BREAKING: Marriage Legalized in Hawaii After Decades-Long Struggle

Hawaii-Lesbian-WeddingsMazel tov, Hawaii! You’ve finally won the freedom to marry the person you love. And it only took twenty years.

Today the Senate approved an amended bill that provides marriage equality to LGBT citizens. Governor Neil Abercrombie has pledged his signature, so it’s pretty much a done deal at this point.

According to news reports, the signing will likely happen tomorrow, and the weddings will start on December 2. Anti-gay freakouts are already underway and are scheduled to continue for the indefinite future, eventually dwindling to a few ranting weirdos.

It’s a sign of the times that this all happened so rapidly: in the 1990s, it took eight years to go from “couples apply for license” to “constitutional ban on marriage.”

But now Hawaii has moved from passing civil unions in 2009 to full marriage equality in just a few years. Won’t be long now before every other state joins in.

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  • AuntieChrist

    (Won’t be long now before every other state joins in). And if we all clap our hands and really really believe. Tinkerbell will live. Sorry but I live in a very red state and at my age, I doubt that I will live long enough to see it legal here. Less than 35 percent voted for Obama in this state. That’s right Over 70 percent of the vote went to Romney.

  • note4mark
    According to the US Election Atlas, only one state went for Romney by more than 70%: Utah. Wyoming was close at 68%.
    As an ex-Mormon, I know how ingrained the LDS Church leadership is in its ways. But time is not on their side. Literally. Most of those guys aren’t long for this world. They may yet live just long enough to witness the US Supreme Court declare all remaining state constitutional bans on same-sex civil marriage unconstitutional before they shove off. So chin up, friend, chin up, wherever you are.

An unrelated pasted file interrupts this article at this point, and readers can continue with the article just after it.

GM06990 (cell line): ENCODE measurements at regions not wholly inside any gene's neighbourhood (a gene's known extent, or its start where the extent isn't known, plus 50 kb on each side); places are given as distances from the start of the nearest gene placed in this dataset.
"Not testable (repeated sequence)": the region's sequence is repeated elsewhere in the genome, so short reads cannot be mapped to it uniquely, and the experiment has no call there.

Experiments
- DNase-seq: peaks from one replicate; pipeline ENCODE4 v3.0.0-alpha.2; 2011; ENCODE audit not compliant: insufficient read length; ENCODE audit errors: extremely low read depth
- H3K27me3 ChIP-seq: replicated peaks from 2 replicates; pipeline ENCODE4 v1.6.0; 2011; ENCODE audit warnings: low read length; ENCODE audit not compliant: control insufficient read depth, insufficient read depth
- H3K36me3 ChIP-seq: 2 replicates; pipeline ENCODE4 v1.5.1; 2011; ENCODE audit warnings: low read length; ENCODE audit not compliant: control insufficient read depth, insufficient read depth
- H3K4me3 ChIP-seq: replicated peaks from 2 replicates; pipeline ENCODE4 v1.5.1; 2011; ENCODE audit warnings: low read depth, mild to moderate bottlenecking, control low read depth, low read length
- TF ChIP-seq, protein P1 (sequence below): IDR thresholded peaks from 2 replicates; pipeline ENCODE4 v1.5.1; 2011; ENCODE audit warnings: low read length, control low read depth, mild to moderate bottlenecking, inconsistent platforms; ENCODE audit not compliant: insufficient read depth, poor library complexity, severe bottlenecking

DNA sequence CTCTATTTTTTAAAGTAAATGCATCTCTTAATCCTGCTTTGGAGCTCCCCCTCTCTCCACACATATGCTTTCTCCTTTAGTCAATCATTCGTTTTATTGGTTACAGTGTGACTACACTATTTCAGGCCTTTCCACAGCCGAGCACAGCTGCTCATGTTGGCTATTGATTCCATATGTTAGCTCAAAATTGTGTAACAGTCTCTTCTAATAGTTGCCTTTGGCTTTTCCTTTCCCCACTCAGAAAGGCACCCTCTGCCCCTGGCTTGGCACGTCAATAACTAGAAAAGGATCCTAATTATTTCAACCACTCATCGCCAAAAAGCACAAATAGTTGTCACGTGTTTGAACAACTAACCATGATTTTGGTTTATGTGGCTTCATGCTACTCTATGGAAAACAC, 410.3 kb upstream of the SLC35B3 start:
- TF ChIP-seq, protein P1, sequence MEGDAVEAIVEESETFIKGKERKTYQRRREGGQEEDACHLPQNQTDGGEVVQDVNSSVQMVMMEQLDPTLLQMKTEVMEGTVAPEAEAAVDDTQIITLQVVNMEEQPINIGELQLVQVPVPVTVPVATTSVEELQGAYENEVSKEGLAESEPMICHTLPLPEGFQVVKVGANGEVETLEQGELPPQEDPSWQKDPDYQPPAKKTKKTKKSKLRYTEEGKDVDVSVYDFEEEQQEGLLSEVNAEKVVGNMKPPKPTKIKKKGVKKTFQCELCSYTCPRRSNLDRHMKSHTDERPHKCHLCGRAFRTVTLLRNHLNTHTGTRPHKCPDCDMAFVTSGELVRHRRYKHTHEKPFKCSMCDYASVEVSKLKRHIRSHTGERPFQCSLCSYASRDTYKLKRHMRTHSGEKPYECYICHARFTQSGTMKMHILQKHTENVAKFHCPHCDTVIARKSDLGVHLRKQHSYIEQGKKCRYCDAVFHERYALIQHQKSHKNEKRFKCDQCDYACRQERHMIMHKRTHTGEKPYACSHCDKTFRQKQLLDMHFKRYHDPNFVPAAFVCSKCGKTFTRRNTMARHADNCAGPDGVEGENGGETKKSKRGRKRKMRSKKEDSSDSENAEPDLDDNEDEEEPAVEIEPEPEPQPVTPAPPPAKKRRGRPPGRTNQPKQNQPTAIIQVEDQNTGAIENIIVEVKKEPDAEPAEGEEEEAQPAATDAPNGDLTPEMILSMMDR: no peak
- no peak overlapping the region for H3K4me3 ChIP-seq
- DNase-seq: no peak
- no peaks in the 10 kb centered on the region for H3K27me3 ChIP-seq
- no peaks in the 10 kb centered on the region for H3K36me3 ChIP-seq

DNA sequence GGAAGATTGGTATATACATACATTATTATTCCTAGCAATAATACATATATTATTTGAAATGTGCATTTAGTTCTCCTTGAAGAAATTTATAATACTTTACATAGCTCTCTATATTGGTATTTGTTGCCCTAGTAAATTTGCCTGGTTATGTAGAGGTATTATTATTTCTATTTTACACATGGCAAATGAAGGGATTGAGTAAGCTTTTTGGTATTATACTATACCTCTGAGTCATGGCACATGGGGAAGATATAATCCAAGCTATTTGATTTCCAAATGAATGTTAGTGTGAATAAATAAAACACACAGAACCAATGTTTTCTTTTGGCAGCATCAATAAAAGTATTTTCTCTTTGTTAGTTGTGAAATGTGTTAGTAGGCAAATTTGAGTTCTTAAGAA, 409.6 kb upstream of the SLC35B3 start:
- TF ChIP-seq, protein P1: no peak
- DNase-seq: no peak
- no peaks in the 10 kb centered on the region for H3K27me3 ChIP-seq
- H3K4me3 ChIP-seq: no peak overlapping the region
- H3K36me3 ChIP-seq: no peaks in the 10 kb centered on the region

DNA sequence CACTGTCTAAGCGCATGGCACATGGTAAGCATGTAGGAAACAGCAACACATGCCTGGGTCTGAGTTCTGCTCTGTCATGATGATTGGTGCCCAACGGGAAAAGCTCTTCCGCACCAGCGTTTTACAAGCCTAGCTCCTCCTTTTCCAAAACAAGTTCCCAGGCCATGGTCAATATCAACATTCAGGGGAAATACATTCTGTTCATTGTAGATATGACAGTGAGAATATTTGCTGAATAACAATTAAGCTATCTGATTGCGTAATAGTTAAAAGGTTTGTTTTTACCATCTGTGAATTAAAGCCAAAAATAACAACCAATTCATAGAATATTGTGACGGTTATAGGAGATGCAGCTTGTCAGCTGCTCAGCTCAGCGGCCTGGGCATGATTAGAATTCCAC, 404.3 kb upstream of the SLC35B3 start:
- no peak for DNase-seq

• Geoff B

    @AuntieChrist: You never know. I don’t know what state you live in, but miracles happen (i never thought Iowa would beat IL,NJ or HI, but they did). Plus, it’s just a matter of time till the SCOTUS strikes down the section of DOMA that violates the “full faith and credit” clause of the Constitution (seriously, I could argue that case, and I’m a bartender). Pretty soon it’s coming to every state, then 200 years from now, MS and AL will finally strike their anti gay laws off the book.

  • Dakotahgeo

    @AuntieChrist: You’d be surprised what the ACLU and top lawyers can do in a class action lawsuit, especially when the red State bigots have no precedence to stand on. State constitutional amendments have dashed in a flash in state where that was a problem. Keep looking up… inch by inch, everything’s a cinch!

  • Sweet Boy

    Mazel tov….and Aloha !

  • AuntieChrist

    @Geoff B: My sweetie of 24 years is perturbed by me and my glass half empty attitude.I live in Oklahomo now. Born and raised in California.

  • aequalitasTN